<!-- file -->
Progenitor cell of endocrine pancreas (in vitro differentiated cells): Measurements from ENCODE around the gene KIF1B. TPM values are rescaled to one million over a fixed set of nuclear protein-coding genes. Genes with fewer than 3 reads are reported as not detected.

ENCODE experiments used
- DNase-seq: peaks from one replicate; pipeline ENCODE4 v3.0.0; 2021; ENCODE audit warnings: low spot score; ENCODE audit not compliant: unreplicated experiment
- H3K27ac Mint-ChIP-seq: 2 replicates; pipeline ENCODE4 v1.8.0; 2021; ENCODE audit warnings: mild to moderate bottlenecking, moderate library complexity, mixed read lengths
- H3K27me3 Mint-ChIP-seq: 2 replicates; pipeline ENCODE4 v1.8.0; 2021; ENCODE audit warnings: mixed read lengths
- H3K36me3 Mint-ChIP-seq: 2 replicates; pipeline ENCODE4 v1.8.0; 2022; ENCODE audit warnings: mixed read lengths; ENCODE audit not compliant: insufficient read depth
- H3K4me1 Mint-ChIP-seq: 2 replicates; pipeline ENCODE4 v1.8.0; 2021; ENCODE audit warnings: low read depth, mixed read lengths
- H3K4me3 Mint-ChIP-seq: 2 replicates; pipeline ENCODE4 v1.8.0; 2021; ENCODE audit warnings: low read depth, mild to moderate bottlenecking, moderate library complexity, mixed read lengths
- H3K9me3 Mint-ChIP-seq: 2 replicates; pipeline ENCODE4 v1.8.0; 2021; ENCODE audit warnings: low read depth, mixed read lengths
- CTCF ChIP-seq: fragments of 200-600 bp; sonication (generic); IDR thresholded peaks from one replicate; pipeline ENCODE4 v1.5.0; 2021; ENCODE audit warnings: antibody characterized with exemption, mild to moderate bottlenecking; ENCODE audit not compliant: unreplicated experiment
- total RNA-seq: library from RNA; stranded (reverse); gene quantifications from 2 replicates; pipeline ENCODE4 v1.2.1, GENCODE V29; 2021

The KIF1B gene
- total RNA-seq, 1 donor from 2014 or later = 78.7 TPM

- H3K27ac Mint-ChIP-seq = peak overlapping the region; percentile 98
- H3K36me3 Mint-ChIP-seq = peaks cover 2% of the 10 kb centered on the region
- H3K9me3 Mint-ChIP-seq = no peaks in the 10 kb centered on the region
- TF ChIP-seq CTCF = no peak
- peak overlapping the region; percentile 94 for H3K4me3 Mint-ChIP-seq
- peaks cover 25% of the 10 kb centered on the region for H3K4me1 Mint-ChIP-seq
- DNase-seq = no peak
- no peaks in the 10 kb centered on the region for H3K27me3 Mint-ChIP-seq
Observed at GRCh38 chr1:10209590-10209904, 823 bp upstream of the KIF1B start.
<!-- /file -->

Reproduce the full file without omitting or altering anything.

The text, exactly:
Progenitor cell of endocrine pancreas (in vitro differentiated cells): Measurements from ENCODE around the gene KIF1B. TPM values are rescaled to one million over a fixed set of nuclear protein-coding genes. Genes with fewer than 3 reads are reported as not detected.

ENCODE experiments used
- DNase-seq: peaks from one replicate; pipeline ENCODE4 v3.0.0; 2021; ENCODE audit warnings: low spot score; ENCODE audit not compliant: unreplicated experiment
- H3K27ac Mint-ChIP-seq: 2 replicates; pipeline ENCODE4 v1.8.0; 2021; ENCODE audit warnings: mild to moderate bottlenecking, moderate library complexity, mixed read lengths
- H3K27me3 Mint-ChIP-seq: 2 replicates; pipeline ENCODE4 v1.8.0; 2021; ENCODE audit warnings: mixed read lengths
- H3K36me3 Mint-ChIP-seq: 2 replicates; pipeline ENCODE4 v1.8.0; 2022; ENCODE audit warnings: mixed read lengths; ENCODE audit not compliant: insufficient read depth
- H3K4me1 Mint-ChIP-seq: 2 replicates; pipeline ENCODE4 v1.8.0; 2021; ENCODE audit warnings: low read depth, mixed read lengths
- H3K4me3 Mint-ChIP-seq: 2 replicates; pipeline ENCODE4 v1.8.0; 2021; ENCODE audit warnings: low read depth, mild to moderate bottlenecking, moderate library complexity, mixed read lengths
- H3K9me3 Mint-ChIP-seq: 2 replicates; pipeline ENCODE4 v1.8.0; 2021; ENCODE audit warnings: low read depth, mixed read lengths
- CTCF ChIP-seq: fragments of 200-600 bp; sonication (generic); IDR thresholded peaks from one replicate; pipeline ENCODE4 v1.5.0; 2021; ENCODE audit warnings: antibody characterized with exemption, mild to moderate bottlenecking; ENCODE audit not compliant: unreplicated experiment
- total RNA-seq: library from RNA; stranded (reverse); gene quantifications from 2 replicates; pipeline ENCODE4 v1.2.1, GENCODE V29; 2021

The KIF1B gene
- total RNA-seq, 1 donor from 2014 or later = 78.7 TPM

- H3K27ac Mint-ChIP-seq = peak overlapping the region; percentile 98
- H3K36me3 Mint-ChIP-seq = peaks cover 2% of the 10 kb centered on the region
- H3K9me3 Mint-ChIP-seq = no peaks in the 10 kb centered on the region
- TF ChIP-seq CTCF = no peak
- peak overlapping the region; percentile 94 for H3K4me3 Mint-ChIP-seq
- peaks cover 25% of the 10 kb centered on the region for H3K4me1 Mint-ChIP-seq
- DNase-seq = no peak
- no peaks in the 10 kb centered on the region for H3K27me3 Mint-ChIP-seq
Observed at GRCh38 chr1:10209590-10209904, 823 bp upstream of the KIF1B start.